The Efficiency of an Oxidation Catalyst Fitted to a Modern High Speed Diesel Engine Running Under Steady State Conditions 980192
As legislation demands continually lower emissions of regulated pollutants, i.e. hydrocarbons, NOx, CO and particulates, vehicle and engine manufacturers have turned to catalyst technology in an attempt to achieve the ever more stringent limits. This technology has now been extended to diesel powered vehicles and a number of manufacturers are fitting oxidation catalysts as standard.
This work presents experimental data to show the effectiveness of oxidation catalyst technology in reducing exhaust HC emissions from a modern high speed diesel engine. It tested the ability of the catalyst to reduce HC emissions at a range of steady state speed and load combinations to assess the controlling factors in catalyst efficiency. The work found that exhaust gas temperature is the most significant controlling factor in determining catalyst efficiency. This is significant because at low speed and load the exhaust of a diesel engine is below the light off temperature of the catalyst. This brings into question the effectiveness of this catalyst application as the cost of applying it may outweigh the potential benefits.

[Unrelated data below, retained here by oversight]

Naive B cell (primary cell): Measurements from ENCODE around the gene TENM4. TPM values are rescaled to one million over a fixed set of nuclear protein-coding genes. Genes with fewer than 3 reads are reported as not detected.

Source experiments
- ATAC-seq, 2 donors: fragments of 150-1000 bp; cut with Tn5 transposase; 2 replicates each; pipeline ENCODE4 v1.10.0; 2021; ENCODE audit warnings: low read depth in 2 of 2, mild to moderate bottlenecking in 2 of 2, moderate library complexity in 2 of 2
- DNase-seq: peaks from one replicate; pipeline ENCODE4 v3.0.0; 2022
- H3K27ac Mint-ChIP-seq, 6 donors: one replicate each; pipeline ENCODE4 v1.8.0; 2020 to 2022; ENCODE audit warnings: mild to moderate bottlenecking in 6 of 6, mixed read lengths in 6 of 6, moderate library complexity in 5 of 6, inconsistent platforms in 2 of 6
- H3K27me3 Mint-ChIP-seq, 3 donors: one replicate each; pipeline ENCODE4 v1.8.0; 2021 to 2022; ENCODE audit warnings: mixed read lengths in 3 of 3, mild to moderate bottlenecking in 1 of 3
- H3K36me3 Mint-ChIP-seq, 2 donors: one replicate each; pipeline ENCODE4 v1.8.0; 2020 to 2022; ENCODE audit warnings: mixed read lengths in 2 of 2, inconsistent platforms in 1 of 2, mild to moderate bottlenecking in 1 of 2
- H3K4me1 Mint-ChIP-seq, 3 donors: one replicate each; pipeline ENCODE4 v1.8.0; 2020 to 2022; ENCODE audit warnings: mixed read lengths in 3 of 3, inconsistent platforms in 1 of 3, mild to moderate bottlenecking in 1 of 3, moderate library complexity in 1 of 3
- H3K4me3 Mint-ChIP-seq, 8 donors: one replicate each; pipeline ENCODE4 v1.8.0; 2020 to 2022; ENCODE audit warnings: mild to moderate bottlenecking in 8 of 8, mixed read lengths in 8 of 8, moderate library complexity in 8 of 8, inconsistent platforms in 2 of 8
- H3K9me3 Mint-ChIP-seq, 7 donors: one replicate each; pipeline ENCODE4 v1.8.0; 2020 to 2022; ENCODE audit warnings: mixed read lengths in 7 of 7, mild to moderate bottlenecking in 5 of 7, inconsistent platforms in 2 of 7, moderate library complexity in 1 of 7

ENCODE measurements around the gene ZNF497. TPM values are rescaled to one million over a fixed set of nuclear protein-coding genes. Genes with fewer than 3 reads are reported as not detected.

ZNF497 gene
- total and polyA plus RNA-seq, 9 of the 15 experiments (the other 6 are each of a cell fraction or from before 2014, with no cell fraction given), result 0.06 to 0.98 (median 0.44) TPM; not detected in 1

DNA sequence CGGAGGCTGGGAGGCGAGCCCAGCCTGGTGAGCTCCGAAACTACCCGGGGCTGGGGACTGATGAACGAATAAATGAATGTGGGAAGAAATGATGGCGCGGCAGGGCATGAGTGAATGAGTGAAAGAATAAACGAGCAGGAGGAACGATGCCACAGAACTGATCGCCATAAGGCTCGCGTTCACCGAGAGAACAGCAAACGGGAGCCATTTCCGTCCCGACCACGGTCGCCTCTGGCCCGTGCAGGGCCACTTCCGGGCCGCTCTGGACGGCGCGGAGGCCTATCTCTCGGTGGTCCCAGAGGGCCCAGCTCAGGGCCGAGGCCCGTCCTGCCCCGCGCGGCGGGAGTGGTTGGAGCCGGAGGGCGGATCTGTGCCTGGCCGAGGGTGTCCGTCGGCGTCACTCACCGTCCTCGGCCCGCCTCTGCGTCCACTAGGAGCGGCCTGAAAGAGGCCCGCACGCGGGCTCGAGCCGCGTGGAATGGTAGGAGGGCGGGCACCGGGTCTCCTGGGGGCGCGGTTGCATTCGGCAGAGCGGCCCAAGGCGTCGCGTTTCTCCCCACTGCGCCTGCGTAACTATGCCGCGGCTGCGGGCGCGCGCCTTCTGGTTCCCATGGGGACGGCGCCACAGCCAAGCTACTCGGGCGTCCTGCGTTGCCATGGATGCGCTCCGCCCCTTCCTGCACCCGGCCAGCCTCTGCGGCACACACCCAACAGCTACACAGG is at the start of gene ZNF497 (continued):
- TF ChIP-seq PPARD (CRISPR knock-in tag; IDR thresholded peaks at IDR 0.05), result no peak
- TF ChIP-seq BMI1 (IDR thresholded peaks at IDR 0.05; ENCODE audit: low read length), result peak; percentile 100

Citation: Smith, A., Tidmarsh, D., and Lattke, B., "The Efficiency of an Oxidation Catalyst Fitted to a Modern High Speed Diesel Engine Running Under Steady State Conditions," SAE Technical Paper 980192, 1998, https://doi.org/10.4271/980192. Download Citation
A. Smith, D. Tidmarsh, B. Lattke
University of Central England
International Congress & Exposition
Diesel Exhaust Aftertreatment, 1998-SP-1313